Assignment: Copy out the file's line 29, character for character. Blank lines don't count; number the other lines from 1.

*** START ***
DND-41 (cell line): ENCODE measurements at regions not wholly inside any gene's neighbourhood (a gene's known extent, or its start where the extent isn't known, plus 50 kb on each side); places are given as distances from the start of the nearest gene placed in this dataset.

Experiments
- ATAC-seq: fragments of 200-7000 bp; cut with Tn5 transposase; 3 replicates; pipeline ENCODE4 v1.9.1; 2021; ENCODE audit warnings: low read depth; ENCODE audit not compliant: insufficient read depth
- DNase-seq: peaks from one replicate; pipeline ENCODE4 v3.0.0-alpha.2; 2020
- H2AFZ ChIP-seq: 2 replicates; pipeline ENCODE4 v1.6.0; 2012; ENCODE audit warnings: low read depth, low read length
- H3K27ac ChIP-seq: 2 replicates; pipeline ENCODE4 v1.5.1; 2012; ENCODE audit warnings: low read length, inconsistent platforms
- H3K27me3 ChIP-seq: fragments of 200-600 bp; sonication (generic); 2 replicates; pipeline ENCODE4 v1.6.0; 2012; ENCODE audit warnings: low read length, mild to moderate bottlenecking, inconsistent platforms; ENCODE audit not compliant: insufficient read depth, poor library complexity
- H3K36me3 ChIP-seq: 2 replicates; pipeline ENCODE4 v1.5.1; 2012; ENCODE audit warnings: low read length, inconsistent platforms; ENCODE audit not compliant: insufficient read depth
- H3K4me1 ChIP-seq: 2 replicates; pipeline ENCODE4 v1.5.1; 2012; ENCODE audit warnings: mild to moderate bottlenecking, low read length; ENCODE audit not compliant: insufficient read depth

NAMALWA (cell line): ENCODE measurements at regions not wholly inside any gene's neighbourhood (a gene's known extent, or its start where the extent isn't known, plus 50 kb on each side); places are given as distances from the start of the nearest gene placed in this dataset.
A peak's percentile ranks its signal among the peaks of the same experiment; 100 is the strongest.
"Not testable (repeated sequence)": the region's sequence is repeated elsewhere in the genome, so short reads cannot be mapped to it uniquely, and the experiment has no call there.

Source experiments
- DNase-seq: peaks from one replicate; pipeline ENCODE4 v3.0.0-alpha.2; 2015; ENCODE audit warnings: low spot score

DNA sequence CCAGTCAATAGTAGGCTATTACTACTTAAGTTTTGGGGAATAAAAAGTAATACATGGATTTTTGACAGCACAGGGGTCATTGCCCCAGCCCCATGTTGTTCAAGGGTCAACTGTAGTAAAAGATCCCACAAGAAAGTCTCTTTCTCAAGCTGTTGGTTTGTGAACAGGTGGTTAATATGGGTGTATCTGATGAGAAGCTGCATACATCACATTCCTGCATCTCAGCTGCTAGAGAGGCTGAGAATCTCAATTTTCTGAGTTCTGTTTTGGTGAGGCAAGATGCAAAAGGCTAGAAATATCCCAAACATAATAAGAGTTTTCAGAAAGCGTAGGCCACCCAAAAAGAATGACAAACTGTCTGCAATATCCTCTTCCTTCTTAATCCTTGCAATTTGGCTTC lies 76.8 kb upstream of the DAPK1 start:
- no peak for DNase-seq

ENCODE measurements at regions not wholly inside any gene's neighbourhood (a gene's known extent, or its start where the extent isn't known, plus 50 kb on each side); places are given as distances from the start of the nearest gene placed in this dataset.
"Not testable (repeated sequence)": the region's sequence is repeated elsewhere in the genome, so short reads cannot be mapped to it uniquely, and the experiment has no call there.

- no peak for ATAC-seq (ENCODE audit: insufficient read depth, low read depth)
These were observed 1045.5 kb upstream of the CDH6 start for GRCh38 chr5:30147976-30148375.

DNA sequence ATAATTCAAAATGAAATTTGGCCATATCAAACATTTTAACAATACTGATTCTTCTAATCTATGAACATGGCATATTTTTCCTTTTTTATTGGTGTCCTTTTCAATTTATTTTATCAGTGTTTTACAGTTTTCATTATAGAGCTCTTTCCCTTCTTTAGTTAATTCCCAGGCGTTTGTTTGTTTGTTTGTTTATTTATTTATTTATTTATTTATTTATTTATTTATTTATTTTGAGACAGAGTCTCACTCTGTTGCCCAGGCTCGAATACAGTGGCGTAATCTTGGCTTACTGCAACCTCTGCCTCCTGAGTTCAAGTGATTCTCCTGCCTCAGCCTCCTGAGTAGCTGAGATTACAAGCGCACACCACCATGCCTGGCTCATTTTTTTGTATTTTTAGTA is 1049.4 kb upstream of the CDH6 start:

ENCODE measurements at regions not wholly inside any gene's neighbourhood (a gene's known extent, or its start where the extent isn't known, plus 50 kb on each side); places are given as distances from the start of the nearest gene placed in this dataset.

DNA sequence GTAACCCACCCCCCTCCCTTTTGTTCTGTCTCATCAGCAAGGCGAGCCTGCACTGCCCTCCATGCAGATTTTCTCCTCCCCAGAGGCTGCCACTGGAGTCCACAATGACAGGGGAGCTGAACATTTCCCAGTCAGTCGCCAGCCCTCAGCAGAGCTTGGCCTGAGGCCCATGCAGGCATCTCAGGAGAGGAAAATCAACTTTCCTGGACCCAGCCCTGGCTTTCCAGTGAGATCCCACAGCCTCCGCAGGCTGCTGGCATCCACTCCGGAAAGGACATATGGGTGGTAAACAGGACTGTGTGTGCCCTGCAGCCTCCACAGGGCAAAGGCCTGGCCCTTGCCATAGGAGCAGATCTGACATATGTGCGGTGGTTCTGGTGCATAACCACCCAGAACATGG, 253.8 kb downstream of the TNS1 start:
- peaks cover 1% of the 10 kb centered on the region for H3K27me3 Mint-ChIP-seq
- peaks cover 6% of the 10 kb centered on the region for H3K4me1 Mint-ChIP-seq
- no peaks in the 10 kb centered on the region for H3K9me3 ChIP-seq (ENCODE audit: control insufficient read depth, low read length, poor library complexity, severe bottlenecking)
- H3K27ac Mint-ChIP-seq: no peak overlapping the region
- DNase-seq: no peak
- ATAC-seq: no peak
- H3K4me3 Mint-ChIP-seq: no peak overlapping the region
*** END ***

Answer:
- ATAC-seq: no peak